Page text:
MAAS Site Manager
As a company grows, the number of MAAS regions and data centres also expands simultaneously. In the last release cycle, we’ve done extensive research to understand the various ways that different companies are using MAAS, and this cycle we explored how our in-house team is using MAAS. Our goal is to create a solution for MAAS users that need to scale and manage their regions efficiently. From our research, wwe were able to categorise the usage into 3 categories.
Using AWS as a Region controller
The first way our users set up MAAS aims to remove the need to manage Postgres themselves and create a semi-centralised MAAS setup by installing region controllers on AWS. In this example scenario, there are 4 MAAS instances distributed by 4 geographical locations in the world. So the MAAS instance acts as a PoP for all data centres and there are about 20-60 machines per data centre. In total they are managing around 200-500 machines per PoP.
One of the biggest pain points here is Image Management, especially, custom images.
The current way to manage images requires you to upload the images to the region, then the images will get served to RDS. From here, there is a synchronisation process between MAAS and RDS, so all the rack controllers in the PoP will have to download all the images back from that database. Then when you go into the next PoP, you need to go through the exact same step.
There are 2 problems here:
Dealing with images is manual and redundant
There is a lot of traffic of the same data being stored multiple times in the Database
Database cost in the cloud is expensive
The Telco use case
The Telco cloud use case is interesting because there are different purposes for Bare Metal that we have identified. The first part is the mini sites called MEC and RAN, where they install cell towers to the base stations. There are between 5-15 machines per site and one site represents 1 MAAS instance. In the current setup above we can anticipate to grow these mini sites to around 60K sites all over the country. The second part is their core network, where they need this to run their services. In the example setup, there are between 100-300 machines per Core site and one core site could be governed by 1 or 2 MAAS instances.Given that this is the scale, image management is still a problem, but instead of dealing with 4 MAAS instances, we’re talking about 25 core cloud sites + 60K mini sites. Working images the current way is quite difficult.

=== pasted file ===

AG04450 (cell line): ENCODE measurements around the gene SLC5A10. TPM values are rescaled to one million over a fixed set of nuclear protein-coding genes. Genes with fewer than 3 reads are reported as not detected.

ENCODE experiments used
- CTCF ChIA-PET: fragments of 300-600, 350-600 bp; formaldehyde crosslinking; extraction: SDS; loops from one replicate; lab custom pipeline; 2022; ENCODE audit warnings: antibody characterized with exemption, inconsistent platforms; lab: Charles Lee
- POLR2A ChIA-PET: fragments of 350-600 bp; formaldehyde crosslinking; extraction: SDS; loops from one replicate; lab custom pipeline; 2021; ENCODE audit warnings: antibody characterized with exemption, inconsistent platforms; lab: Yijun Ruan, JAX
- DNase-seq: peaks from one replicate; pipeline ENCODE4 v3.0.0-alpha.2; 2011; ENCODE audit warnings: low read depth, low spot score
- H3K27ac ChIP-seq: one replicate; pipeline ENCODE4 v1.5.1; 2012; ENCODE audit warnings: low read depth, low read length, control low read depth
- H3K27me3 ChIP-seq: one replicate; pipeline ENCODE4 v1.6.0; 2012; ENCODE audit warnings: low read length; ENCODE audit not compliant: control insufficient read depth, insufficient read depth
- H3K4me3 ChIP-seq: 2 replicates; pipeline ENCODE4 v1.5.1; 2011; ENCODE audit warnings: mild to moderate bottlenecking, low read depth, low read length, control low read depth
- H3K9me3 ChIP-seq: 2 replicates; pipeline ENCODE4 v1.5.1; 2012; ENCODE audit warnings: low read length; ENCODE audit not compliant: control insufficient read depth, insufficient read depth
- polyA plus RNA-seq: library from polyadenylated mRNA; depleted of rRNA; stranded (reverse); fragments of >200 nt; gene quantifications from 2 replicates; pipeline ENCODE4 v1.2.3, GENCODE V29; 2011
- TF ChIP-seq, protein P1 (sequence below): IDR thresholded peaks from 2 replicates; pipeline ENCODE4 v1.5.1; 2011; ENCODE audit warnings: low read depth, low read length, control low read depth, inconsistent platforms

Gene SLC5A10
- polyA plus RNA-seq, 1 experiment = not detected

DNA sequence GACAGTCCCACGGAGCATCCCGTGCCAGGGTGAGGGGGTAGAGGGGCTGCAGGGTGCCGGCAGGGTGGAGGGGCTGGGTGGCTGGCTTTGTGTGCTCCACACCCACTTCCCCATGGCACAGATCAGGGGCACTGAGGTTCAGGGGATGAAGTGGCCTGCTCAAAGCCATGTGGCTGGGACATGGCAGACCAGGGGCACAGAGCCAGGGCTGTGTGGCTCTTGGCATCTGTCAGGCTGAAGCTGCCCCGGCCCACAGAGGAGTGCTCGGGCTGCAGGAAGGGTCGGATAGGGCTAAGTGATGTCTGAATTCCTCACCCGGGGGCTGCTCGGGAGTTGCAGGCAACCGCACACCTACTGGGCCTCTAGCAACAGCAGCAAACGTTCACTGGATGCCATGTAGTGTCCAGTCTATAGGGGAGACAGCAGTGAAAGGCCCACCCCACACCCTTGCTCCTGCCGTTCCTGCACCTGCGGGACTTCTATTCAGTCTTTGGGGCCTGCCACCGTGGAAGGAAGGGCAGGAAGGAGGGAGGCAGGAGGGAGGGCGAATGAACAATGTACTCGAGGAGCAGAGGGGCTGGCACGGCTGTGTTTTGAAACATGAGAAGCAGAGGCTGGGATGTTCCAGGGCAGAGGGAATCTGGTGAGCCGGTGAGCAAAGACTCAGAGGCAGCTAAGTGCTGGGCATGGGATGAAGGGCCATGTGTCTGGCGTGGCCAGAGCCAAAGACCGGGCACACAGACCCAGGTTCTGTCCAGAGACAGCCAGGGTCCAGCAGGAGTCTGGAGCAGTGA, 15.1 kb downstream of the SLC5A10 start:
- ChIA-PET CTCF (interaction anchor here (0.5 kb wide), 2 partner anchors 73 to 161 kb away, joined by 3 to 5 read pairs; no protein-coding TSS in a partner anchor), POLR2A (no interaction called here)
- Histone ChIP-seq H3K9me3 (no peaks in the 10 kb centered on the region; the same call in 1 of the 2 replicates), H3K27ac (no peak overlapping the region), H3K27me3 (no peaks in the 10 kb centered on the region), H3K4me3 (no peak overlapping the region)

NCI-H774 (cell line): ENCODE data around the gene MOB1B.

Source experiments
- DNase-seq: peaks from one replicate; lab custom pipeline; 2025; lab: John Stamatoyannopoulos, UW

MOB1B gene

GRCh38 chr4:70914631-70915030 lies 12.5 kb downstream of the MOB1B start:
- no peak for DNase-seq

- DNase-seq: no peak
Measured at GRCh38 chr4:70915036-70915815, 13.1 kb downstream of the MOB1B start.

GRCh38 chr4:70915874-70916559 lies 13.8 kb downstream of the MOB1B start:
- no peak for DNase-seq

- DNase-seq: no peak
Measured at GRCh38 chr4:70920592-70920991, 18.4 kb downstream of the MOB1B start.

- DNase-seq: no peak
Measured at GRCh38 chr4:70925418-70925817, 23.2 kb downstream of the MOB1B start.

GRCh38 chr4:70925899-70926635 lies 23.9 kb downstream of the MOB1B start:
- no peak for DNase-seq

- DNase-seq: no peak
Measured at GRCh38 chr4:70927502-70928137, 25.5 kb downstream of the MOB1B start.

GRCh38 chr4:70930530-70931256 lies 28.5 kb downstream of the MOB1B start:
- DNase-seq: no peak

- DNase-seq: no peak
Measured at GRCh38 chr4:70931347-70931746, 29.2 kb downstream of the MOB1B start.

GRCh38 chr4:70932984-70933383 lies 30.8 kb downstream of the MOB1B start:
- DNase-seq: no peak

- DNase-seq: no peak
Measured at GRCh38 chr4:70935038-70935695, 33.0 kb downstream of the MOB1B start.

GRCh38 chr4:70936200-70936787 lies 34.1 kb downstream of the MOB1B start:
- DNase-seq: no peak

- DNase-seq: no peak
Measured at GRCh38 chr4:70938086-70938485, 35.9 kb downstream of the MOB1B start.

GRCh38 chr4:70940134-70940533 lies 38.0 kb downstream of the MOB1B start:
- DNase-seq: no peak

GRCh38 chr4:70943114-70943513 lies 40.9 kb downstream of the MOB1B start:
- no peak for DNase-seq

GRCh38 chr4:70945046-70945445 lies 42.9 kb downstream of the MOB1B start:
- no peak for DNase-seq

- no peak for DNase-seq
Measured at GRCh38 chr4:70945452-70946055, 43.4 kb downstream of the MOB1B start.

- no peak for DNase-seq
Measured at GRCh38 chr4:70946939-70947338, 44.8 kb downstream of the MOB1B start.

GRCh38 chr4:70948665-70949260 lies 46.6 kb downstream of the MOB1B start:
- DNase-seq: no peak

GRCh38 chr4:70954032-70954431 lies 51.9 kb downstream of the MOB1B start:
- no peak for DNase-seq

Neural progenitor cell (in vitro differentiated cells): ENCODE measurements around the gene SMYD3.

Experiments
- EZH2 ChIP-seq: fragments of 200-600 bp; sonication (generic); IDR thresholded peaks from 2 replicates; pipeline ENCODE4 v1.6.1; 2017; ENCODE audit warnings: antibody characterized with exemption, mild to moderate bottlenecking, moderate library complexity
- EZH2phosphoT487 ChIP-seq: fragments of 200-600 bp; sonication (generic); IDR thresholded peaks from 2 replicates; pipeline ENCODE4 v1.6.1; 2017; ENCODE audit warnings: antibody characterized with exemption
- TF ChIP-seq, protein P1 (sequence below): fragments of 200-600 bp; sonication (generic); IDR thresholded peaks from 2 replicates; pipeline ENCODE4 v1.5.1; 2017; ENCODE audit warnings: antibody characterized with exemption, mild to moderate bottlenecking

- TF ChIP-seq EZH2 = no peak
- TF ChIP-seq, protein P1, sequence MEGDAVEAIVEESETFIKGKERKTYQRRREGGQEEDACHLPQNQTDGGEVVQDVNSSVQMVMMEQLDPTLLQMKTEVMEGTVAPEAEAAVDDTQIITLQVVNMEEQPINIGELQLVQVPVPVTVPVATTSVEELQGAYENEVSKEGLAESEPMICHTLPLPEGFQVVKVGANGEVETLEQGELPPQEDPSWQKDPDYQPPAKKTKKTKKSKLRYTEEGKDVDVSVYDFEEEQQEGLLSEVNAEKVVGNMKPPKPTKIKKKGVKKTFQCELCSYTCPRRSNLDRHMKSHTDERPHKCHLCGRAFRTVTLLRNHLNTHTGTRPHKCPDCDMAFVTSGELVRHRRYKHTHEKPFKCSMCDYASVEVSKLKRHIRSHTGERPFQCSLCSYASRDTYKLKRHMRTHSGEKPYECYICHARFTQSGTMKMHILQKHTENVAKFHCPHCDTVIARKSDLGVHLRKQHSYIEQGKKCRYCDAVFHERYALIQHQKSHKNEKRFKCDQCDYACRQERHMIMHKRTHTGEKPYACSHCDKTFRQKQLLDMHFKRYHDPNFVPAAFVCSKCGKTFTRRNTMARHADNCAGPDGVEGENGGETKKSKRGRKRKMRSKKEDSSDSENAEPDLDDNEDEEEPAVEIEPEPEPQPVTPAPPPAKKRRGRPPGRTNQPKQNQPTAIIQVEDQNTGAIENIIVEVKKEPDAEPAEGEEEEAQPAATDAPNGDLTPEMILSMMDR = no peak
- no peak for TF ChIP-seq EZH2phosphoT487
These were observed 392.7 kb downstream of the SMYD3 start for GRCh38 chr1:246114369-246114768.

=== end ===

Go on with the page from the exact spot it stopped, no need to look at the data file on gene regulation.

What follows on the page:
Aside the image management, Telco users also really care about operation, monitoring and troubleshooting guidelines as they have a very strict protocol for how to fix things and keeping everything in a state where it is well-maintained, because if there is a power outage, it would be catastrophic if our phones don’t work.
So the important value here is they need to be able to plug any kind of manager to integrate with any systems like MAAS into their NOC.
Using MAAS as a Region and Rack controller
The last use case is our normal use case where they use MAAS as a Rack+region controller. One MAAS region represents 1 Data Centre. In some environments, a company may set up multiple MAAS instances to represent one data centre for different purposes. For instance, one data centre can have 3 MAAS region setups for user testing purposes, development testing purposes, and production. In addition, to make this a High Availability setup, we can also set 3 rack+region controllers for 1 MAAS.
Given what we have learned from this scenario, our current plan is to focus on three big features for this project. There are 3 phases of the MVP that are important for us. The first phase and our current focus is on region management and configuration. (As shown in the number badges below.)
Region management and configuration
Our earliest and roughest concept design focuses on how to display the right information for region overview. Assuming a user has multiple regions per country, the card below represents different locations in that country and the number of MAAS sites in that location. A user may manually configure the type of MAAS site that exists in that location. For instance, in the card below, there are 2 types of sites; micro sites (3-10 machines per site) and core sites (25-100 machines for core computation).
A user can then drill down into a specific location to find out information about a specific MAAS region. The image below shows a mock information for inactive micro sites that are located in East England.
How do you set up your MAAS differently? What information might you find useful to see the overall picture of all your MAAS regions?
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